Trần Quốc Khang

Prince Tĩnh Quốc Trần Quốc Khang (1237–1300) was the first prince of the Emperor Trần Thái Tông, the eldest brother of Trần Thánh Tông and princes Trần Quang Khải, Trần Ích Tắc and Trần Nhật Duật. Although a son of Thái Tông in name, Trần Quốc Khang's father was actually Prince Hoài Trần Liễu, who was forced by grand chancellor Trần Thủ Độ to give up his wife, Princess Thuận Thiên, to his younger brother Thái Tông when she was already pregnant with Trần Quốc Khang. For this reason, Trần Quốc Khang was not chosen as successor of Thái Tông for the throne and he did not have a significant role in royal court either, as his younger brothers did. Afterwards he was appointed as governor of Nghệ An, a position that his descendants inherited. Since Trần Quốc Khang was in fact a son of Trần Liễu, he was also a natural brother of general Trần Hưng Đạo, commander-in-chief of Đại Việt army.

Trần Quốc Khang
Prince Tĩnh Quốc
Thang Long, Đại Việt
Thăng Long, Đại Việt
HouseTrần Dynasty
FatherTrần Thái Tông (in name)
Trần Liễu (by nature)
MotherPrincess Thuận Thiên


Trần Quốc Khang was born in 1237 as the first son of the Emperor Trần Thái Tông and his new empress Thuận Thiên. According to Đại Việt sử kí toàn thư, Thái Tông and his wife, the Empress Chiêu Thánh, did not have their first son for a while. This situation made grand chancellor Trần Thủ Độ worried, because he had profited from the same circumstance with the Emperor Lý Huệ Tông to overthrow the Lý Dynasty and create the Trần Dynasty. Therefore, Trần Thủ Độ decided to force Thái Tông's elder brother, Prince Hoài Trần Liễu, to give up his wife Princess Thuận Thiên for the Emperor when she had been already pregnant with Trần Quốc Khang for three months. After the royal marriage, Thuận Thiên was styled the new empress of the Trần Dynasty, while Chiêu Thánh was downgraded to princess. In the fury of losing his pregnant wife, Trần Liễu rose a revolt against the royal family, and Thái Tông felt awkward about the situation and decided to become a monk in Yên Tử Mountain. The stable state was only restored when Trần Thủ Độ successfully persuaded Thái Tông to return to the throne and put down Trần Liễu's revolt. Vietnamese historians in the feudal era, such as Ngô Sĩ Liên or Phan Phu Tiên, often criticized decisions of Trần Thủ Độ and Trần Thái Tông in this event and considered it as the root cause for the downfall of the Trần Dynasty afterwards, during the reign of Trần Dụ Tông.[1]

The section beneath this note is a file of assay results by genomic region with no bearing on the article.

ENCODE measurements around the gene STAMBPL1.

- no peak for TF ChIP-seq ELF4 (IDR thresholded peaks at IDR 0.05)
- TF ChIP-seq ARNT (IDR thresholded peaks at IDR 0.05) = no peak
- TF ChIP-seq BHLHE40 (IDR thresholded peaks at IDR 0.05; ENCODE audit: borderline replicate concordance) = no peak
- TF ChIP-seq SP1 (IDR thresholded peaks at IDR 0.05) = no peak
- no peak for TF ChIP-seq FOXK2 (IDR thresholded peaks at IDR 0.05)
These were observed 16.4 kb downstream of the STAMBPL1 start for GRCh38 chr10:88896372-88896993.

After the birth of Quốc Khang, Thái Tông and the Empress Thuận Thiên had two other sons, crown prince Trần Hoảng, who eventually became the Emperor Trần Thánh Tông,[2] and Prince Chiêu Minh Trần Quang Khải. Thái Tông also had several sons with his concubines, such as Prince Chiêu Quốc Trần Ích Tắc and Prince Chiêu Văn Trần Nhật Duật.[3]